- Turlogh Bog: a younger son of Brian of the Battle of Nenagh; d. 1459. Was the hero of Glen Fogarty and Ballyanfoil; married Catherine, dau. of Ulick FitzWalter Burke, by whom he had issue: 1. Teige; 2. Donogh-Teige, bishop of Killaloe, who was called "Terence," by Ware; 3. Connor Mór na-Shrona, ancestor of O'Brien, of Sealhendhe, in Clare; 4. Turlogh Oge, who, from his dark complexion, was called "Gilla Dubh," and who was the progenitor of O'Brien, of Ballymacdoody; 5. Mahon, of Kilclaney; 6, Kennedy; 7. Brian Ganeagh; 8. Murtogh Beg
- Teige an-Chomhaid, or Teige of the Castle of Chomhad, in Burren, which he erected in 1459 in his father's lifetime: son of Turlogh Bog; d. 146S. He m. Annabella, dau. of Ulick Burke, son of "Ulick of the Wine," of Clanrickard, and had six sons: 1. Turlogh Donn; 2. Donal, whose sons Brian, Connor, and Murtogh possessed the estates known as Tir Briain Cacthnava, Dubh, and Dun-Hogan, all in the co. Clare; 3. Donogh, of Drom-fion-glas, who had four sons—Murtogh, Teige, Dermod, and Brian-na-Corcaidh (who divided his estates of Cahir-Corcrain, and Castletown, amongst his sons: I. Mahon, II. Murrogh, III. Connor, IV. Dermod, V. Murtogh, and VI. Teige-an-Comain); 4. Murtogh Garbh; 5. Murrogh; 6. Dermod Cleireach, of Cacthnava-na-Madara, who had six sons—I. Donall-na-Geall, II. Murrogh-an-Tarman, III. Brian-an Comhlack, IV. Mahon, V. Donogh, VI. Torlogh
- Turlogh Donn, who d. 1528: son of Teige-an-Chomhaid; married twice: first, to Joan, dau. of Thomas, eighth Lord Fitzmaurice (see No. 13 on the "Fitzmaurice" pedigree); and, secondly, to Raghnait, dau. of John MacNamara, of Clan Coilcain, and by her had:
- I. Connor;
- II. Donogh;
- III. Murrough, first Earl of Thomond and Baron of Inchiquin;
- IV. Teige, slain by Pierce, Earl of Ormond;
- V. Dermod;
- VI. Margaret, m. to Owen O'Rourke, of the county Leitrim;
- VII. Slaine, m. to Henry Oge O'Neill, son of Henry, Prince of Ulster;
- VIII. Fionala, who m. Manus O'Donnell, Chief of Tirconnell
Generation 121: O'Hart's 1892 Irish Pedigrees, "O'Brien (No. 2) Marquises of Thomond," page 163
- Murrough: son of Turlogh Donn; d. 1551; was the first "Earl of Thomond" and "Baron of Inchiquin; m. Eleanor, dau. of Thomas FitzGerald, Knight of the Valley, and had three sons and three daughters; the sons were:
The daughters were:
- I. Dermod of whom presently.
- II. Teige, of Smithstown Castle, who m. Mór, dau. of Donal O'Brien, and had:
- I. Turlogh, who d. s. p.
- I. Honoria, who m. Richard Wingfield, an ancestor of the Viscounts Powerscourt.
- II. Slaine, who m. Teige, son of Connor, the Third Earl of Thomond.
- III. Hannah, who m. Donogh O'Brien.
- III. Donogh, from whom descended O'Brien of Dromoland.
- I. Margaret, b. 1535, who m. Richard, the second Earl of Clanricard.
- II. Slaine, whose second husband was Sir Donal O'Brien, of Dough.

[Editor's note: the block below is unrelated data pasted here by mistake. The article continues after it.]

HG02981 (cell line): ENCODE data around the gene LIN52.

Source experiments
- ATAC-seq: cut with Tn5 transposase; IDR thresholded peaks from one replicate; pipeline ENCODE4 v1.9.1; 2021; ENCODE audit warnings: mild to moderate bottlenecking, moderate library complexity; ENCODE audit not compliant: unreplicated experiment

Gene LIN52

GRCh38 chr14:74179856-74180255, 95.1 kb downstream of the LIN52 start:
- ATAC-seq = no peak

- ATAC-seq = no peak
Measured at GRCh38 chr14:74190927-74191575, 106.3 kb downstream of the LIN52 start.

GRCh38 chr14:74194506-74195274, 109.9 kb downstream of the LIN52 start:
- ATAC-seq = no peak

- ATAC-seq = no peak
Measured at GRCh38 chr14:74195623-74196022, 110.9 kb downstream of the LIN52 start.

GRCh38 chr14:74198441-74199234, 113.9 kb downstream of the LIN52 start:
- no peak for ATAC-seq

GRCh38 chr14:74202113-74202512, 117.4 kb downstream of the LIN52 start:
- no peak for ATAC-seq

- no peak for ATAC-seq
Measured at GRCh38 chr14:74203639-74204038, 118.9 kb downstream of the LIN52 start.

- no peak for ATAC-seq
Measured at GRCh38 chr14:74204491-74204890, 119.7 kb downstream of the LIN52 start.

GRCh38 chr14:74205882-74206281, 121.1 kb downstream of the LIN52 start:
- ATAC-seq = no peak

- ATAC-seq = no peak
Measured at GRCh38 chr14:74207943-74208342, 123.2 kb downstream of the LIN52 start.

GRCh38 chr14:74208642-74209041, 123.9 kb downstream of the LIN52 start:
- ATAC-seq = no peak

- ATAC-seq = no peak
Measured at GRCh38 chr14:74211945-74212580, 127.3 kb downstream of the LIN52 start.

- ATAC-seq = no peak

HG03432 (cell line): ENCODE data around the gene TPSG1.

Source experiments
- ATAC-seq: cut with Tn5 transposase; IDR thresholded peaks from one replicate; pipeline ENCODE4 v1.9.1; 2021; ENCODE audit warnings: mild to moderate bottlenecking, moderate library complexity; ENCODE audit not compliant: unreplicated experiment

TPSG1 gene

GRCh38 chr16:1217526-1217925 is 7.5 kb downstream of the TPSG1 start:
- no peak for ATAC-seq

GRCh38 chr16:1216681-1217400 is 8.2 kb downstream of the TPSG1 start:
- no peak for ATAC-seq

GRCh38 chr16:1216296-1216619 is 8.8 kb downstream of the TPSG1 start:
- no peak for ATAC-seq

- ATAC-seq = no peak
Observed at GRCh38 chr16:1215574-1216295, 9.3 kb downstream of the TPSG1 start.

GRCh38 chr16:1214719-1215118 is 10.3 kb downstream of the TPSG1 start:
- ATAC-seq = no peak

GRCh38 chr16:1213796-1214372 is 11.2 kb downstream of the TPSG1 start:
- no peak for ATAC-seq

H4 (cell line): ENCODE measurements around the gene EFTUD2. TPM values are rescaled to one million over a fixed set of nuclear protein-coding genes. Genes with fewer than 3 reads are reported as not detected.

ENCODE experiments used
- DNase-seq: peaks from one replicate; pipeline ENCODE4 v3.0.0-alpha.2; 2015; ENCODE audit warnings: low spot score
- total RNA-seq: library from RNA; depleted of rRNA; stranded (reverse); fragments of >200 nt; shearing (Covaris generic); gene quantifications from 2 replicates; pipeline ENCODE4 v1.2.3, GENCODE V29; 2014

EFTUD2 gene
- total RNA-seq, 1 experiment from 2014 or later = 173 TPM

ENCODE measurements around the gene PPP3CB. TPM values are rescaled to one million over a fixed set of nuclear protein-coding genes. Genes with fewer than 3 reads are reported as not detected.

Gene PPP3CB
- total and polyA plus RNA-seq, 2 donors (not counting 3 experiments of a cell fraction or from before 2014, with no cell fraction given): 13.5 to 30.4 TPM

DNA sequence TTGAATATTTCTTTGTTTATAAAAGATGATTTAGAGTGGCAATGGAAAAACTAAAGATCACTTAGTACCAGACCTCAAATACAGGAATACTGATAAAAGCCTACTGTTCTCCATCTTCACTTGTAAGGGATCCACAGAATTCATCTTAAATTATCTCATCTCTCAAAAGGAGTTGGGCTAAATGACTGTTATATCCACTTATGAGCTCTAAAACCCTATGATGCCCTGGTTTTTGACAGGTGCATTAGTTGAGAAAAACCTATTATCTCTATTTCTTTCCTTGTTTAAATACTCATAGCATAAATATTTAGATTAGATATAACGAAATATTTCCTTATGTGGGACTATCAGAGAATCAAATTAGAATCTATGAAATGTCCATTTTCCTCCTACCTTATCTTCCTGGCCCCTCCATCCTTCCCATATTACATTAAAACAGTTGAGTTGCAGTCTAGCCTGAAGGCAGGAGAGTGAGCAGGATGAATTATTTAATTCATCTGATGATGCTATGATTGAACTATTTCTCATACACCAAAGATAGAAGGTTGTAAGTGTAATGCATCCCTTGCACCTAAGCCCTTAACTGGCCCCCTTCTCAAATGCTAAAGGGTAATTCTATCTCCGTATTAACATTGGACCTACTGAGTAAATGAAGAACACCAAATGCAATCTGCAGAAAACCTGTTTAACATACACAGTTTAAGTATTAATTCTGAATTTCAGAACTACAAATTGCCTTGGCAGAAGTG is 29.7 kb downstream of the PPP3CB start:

- III. Honoria, who m. Sir Dermod O'Shaughnessy, of Gort, and had issue.
Generations 122 to 131: O'Hart's 1892 Irish Pedigrees, "O'Brien (No. 5) Barons and Earls of Inchiquin," pages 169-170
- Donogh; the third son of Murrough, the first Earl of Thomond; d. 1582. His father assigned to him the Castles and lands of Dromoland, Leamanagh, Ballyconnelly, Corcumroe, etc.; m. Slaine, dau. of John MacNamara Fionn, of Crathloe, and had one son and two daughters:
- I. Connor, of whom presently.
- I. Margaret.
- II. Finola, who m. Uaithne O'Loughlin, of Moyrin, in Clare.
- Connor (who d. in 1603), of Leamanagh: son of Donogh; m. Slaine, dau. of Sir Turlogh O'Brien, of Dough Castle, and had a son:
- Donogh (2), who was knighted by King Charles I, and who d. in 1634. This Donogh m. Honoria, dau. of Richard Wingfield, an ancestor of the Viscounts Powerscourt, and had three sons and one daughter:
- I. Connor, of whom presently.
- II. Donogh, of Tobbermaile.
- III. Murrough, who m. Hannah, dau. of his kinsman Turlogh O'Brien of Cluonan, and had a son named Teige.
- I. Margaret, who m. Turlogh, son of Teige O'Brien of Dromore.
- Connor (2), of Leamanagh, who d. 1651: the eldest son of Donogh; m. Mary, dau. of Sir Turlogh MacMahon, and had two sons and two daughters:
- I. Sir Donogh, of whom presently.
- II. Teige, who m. the dau. of Captain Edward Fitzgerald, of Carrigowrane.
- I. Honoria, who married Donogh O'Brien, of Dough.
II. Mary, who m. Donogh MacNamara.
- Sir Donogh, of Leamanagh and Dromoland: son of Connor; d. 1717. Was created a Baronet on the 9th of Nov., 1686. He was twice married: first, to Lucia, dau. of Sir George Hamilton, by whom he had a son Lucius, of whom presently; and secondly, to Eliza, dau. of Major Deane, by whom he had:
- II. Henry.
- I. Honoria.
- II. Elizabeth.
- Lucius: son of Sir Donogh by his first marriage; d. (before his father) in 1717; m. Catherine, dau. of Thomas Keightley, of Hertfordshire, and had two sons and two daughters:
- I. Sir Edward, of whom presently.
- II. Thomas.
- I. Anne.
- II. Lucia.
- Sir Edward, of Dromoland, M.P.: son of Lucius; was the second Baronet; d. 1765. Sir Edward m. Mary, dau. of Hugh Hickman, of Fenloe, and had:
- I. Sir Lucius-Henry, of whom presently.
- II. Donogh.
- III. Edward.
- I. Henrietta.
- II. Anne.
- III. Mary.
- IV. Catherine, who m. Charles MacDonnell, of New Hall, near Ennis.
- V. Lucia.
- Sir Lucius-Henry, of Dromoland, M.P., the third Baronet: son of Sir Edward; d. 1795; m., in 1768, Nichola, dau. of Robert French, of Monivea Castle, in the co. Galway, M.P., and had: